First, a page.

The military training camp that Paul has to attend is not too far from his
home town, and his father and sister visit him on a Sunday.
Paul does much drilling during this time and there is a soldiers’ home where
he can relax when he is off duty. They have a piano here and Paul takes the opportunity to play as much as possible.
Next to the training camp is a Russian prisoner-of-war compound where the
prisoners are a sorry sight, on the verge of starving to death. Those Russians that have anything of value barter with the local peasants in order to receive some morsels of food. Paul is in daily
contact with these prisoners and he soon realizes that the German propaganda describing the Russians as subhuman is totally false. They seem much the same as the German soldiers, being victims of the same conflict.
Paul receives a spark of hope.
Once the war is over, he decides that he will campaign against war by spreading the word about its futility.
On the last Sunday before his return to the Front, he has his last traumatic
meeting with his father and sister. They tell him that mother had been admitted into hospital in order to undergo an operation. His father will have to work long hours in order to pay for the operation.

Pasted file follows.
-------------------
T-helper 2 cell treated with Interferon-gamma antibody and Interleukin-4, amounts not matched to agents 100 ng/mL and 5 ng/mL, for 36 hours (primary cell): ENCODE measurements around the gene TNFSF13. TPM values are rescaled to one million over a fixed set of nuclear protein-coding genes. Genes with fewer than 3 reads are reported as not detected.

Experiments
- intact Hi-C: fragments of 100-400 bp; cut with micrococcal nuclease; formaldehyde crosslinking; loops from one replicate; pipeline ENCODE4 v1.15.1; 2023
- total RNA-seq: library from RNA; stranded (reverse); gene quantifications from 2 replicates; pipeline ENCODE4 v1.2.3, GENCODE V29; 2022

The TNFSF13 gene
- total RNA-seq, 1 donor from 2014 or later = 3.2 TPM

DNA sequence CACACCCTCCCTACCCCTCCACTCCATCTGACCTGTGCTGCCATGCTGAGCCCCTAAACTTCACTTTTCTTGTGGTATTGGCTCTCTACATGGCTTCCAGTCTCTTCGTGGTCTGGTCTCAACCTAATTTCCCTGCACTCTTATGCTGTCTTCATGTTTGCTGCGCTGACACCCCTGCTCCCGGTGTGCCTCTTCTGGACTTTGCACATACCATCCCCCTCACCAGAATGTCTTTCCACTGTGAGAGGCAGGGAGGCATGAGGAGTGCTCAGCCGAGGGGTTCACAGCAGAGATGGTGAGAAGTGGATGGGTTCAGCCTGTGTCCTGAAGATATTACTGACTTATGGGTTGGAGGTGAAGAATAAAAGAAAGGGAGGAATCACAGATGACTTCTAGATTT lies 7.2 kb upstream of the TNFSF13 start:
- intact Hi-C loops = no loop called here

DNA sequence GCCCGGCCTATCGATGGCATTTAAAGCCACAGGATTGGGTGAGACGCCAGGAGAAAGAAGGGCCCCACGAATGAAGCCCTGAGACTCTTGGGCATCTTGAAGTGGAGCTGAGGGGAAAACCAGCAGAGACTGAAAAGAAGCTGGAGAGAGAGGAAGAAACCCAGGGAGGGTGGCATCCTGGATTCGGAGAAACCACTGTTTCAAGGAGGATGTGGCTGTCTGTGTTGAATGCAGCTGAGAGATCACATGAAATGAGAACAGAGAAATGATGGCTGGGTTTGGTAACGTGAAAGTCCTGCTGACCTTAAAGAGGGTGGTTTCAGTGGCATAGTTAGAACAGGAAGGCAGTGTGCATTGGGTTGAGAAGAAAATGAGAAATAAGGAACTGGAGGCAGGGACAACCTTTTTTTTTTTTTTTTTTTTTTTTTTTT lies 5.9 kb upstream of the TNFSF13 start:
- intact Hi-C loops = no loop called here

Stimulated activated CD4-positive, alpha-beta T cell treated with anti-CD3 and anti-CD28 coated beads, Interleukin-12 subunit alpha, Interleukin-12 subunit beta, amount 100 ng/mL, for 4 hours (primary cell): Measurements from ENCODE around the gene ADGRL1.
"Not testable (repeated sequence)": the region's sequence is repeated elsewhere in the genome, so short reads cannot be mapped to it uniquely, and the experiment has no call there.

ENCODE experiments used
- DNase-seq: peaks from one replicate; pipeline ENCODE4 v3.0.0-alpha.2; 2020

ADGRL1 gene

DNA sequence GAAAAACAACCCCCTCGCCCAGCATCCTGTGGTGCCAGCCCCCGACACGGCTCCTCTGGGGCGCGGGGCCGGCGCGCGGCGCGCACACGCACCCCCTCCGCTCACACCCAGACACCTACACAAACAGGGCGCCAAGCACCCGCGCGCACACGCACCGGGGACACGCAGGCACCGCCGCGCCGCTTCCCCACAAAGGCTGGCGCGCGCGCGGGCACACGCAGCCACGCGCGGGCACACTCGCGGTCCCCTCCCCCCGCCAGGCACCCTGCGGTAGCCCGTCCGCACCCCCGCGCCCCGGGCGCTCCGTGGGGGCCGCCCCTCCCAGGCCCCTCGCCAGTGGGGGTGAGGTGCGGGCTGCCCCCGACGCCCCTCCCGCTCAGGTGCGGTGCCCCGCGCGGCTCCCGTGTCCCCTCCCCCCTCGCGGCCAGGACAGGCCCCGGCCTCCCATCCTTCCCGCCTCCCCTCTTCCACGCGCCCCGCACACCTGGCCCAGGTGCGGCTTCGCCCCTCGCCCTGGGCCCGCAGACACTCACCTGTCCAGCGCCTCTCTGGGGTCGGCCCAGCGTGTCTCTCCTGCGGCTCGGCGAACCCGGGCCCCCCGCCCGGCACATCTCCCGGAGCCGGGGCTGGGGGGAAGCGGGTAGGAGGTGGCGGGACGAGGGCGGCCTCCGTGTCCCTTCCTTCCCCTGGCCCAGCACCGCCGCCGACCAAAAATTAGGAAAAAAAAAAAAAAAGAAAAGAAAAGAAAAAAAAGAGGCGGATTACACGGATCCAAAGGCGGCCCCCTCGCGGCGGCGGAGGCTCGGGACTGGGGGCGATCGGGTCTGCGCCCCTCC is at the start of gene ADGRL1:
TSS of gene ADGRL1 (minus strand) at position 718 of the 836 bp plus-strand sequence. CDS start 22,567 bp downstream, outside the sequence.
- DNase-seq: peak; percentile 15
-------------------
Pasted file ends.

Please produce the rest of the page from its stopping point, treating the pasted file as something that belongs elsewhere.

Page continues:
Before they leave, they give Paul some food that they have gathered
together, but he gives most of this to the Russian prisoners before he leaves for the Front.
Paul realizes that what he has been told about society, patriotism and
nationalism is incorrect. He has learned first hand that war is not honorable, and now he learns that the Russians are not subhuman. They are just the same as his own countrymen. Again, such views
would be regarded as unpatriotic in a wartime country, but he makes some sort of commitment to try and campaign to put these errors right. Of course, through this book, this is exactly what Remarque is doing,
which drove the Nazi authorities to expel him and burn his books.
This is a feature of Remarque’s work. All his books are testimonies to
truth, and although the settings and stories may change, the basic theme is always the same – truth must prevail over deceit and lies.
The similarities between the German and Russian soldiers are symbolized by
the improbable ‘duet’ between Paul on his piano, and on the other side of the barbed wire fence, a Russian playing his violin.
We read, “When he hears that I play the piano a little, he fetches his violin and plays. The others sit down and lean their backs against the wire netting. He stands and plays, and often he has that far-away look that violinists get when they close their eyes, and then he strikes up a new rhythm on the instrument and smiles at me.”